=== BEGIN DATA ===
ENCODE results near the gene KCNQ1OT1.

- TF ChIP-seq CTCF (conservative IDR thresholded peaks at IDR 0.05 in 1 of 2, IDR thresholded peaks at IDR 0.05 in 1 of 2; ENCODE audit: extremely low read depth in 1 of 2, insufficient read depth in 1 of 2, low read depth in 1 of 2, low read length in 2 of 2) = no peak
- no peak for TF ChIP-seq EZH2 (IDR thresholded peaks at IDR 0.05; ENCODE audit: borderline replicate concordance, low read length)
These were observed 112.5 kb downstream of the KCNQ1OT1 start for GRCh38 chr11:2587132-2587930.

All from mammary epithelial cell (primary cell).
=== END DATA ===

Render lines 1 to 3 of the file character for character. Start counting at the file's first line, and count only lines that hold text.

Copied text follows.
ENCODE results near the gene KCNQ1OT1.

- TF ChIP-seq CTCF (conservative IDR thresholded peaks at IDR 0.05 in 1 of 2, IDR thresholded peaks at IDR 0.05 in 1 of 2; ENCODE audit: extremely low read depth in 1 of 2, insufficient read depth in 1 of 2, low read depth in 1 of 2, low read length in 2 of 2) = no peak
- no peak for TF ChIP-seq EZH2 (IDR thresholded peaks at IDR 0.05; ENCODE audit: borderline replicate concordance, low read length)